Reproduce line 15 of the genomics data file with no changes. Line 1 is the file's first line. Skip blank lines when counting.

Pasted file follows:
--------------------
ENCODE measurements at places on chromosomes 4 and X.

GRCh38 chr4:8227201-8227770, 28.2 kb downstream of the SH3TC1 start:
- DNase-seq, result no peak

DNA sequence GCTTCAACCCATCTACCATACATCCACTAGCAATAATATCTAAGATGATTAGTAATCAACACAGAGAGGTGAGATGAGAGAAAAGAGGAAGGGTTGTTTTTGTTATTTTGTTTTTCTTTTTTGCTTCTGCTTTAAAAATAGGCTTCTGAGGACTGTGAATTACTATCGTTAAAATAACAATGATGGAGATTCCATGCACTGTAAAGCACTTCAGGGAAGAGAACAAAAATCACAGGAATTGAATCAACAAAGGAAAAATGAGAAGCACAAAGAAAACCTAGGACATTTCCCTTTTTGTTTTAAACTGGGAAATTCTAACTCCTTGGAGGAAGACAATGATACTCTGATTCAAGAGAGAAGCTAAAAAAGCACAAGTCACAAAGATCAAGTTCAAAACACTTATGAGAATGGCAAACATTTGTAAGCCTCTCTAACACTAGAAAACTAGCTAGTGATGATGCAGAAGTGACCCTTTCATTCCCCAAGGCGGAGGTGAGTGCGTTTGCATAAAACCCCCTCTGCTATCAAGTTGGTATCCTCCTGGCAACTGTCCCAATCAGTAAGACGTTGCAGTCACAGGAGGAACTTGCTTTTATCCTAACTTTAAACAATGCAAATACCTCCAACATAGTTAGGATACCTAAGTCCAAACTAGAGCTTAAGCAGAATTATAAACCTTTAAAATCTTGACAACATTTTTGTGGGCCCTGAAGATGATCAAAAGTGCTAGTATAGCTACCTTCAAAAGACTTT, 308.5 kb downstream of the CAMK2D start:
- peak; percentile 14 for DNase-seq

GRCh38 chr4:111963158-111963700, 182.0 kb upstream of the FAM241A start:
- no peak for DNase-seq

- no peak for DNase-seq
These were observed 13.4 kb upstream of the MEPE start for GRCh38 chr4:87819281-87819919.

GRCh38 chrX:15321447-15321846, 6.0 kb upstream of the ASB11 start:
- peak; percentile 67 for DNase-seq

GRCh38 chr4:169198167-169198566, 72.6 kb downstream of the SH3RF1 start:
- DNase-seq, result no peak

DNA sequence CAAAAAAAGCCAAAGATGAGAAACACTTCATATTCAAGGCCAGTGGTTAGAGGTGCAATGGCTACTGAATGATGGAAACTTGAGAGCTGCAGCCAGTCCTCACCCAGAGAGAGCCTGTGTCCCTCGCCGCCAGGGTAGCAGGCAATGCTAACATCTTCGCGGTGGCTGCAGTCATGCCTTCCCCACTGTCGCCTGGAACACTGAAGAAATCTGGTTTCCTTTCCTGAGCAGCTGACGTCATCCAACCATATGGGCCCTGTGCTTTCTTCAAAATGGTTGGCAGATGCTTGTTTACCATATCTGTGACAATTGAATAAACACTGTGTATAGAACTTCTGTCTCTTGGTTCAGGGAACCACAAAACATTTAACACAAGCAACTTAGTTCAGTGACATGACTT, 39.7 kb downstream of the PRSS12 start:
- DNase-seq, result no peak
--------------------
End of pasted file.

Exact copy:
- DNase-seq, result no peak